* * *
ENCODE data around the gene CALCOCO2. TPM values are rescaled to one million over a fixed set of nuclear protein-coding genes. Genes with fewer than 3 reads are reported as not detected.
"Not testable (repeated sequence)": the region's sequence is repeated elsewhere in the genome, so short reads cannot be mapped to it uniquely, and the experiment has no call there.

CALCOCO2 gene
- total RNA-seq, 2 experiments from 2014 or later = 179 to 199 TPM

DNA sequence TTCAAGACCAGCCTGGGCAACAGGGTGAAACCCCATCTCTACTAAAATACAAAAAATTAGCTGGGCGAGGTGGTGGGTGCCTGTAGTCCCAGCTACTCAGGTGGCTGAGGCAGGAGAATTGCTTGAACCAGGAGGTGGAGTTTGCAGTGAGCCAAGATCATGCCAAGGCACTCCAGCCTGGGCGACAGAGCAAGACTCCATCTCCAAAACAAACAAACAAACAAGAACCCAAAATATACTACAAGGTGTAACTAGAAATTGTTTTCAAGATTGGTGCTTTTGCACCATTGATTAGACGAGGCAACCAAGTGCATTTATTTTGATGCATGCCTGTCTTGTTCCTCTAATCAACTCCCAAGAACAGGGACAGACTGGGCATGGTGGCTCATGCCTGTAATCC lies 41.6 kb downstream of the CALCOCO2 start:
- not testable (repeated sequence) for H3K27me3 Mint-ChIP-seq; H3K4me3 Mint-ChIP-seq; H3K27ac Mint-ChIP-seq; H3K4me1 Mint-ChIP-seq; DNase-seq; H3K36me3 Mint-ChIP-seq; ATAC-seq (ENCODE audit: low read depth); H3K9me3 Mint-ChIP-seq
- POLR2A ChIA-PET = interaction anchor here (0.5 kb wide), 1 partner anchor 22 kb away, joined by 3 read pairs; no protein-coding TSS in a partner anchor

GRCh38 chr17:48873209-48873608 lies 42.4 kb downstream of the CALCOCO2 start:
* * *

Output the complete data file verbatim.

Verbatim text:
ENCODE data around the gene CALCOCO2. TPM values are rescaled to one million over a fixed set of nuclear protein-coding genes. Genes with fewer than 3 reads are reported as not detected.
"Not testable (repeated sequence)": the region's sequence is repeated elsewhere in the genome, so short reads cannot be mapped to it uniquely, and the experiment has no call there.

CALCOCO2 gene
- total RNA-seq, 2 experiments from 2014 or later = 179 to 199 TPM

DNA sequence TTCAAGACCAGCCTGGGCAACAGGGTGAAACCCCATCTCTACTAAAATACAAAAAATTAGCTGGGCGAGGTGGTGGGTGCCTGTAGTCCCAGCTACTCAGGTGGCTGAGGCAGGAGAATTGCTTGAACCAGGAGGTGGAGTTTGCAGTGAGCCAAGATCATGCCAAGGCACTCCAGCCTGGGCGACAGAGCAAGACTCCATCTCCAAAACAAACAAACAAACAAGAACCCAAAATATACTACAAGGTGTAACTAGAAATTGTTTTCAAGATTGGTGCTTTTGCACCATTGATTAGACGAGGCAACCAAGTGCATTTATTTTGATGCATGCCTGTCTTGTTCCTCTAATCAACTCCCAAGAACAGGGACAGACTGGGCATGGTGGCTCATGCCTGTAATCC lies 41.6 kb downstream of the CALCOCO2 start:
- not testable (repeated sequence) for H3K27me3 Mint-ChIP-seq; H3K4me3 Mint-ChIP-seq; H3K27ac Mint-ChIP-seq; H3K4me1 Mint-ChIP-seq; DNase-seq; H3K36me3 Mint-ChIP-seq; ATAC-seq (ENCODE audit: low read depth); H3K9me3 Mint-ChIP-seq
- POLR2A ChIA-PET = interaction anchor here (0.5 kb wide), 1 partner anchor 22 kb away, joined by 3 read pairs; no protein-coding TSS in a partner anchor

GRCh38 chr17:48873209-48873608 lies 42.4 kb downstream of the CALCOCO2 start: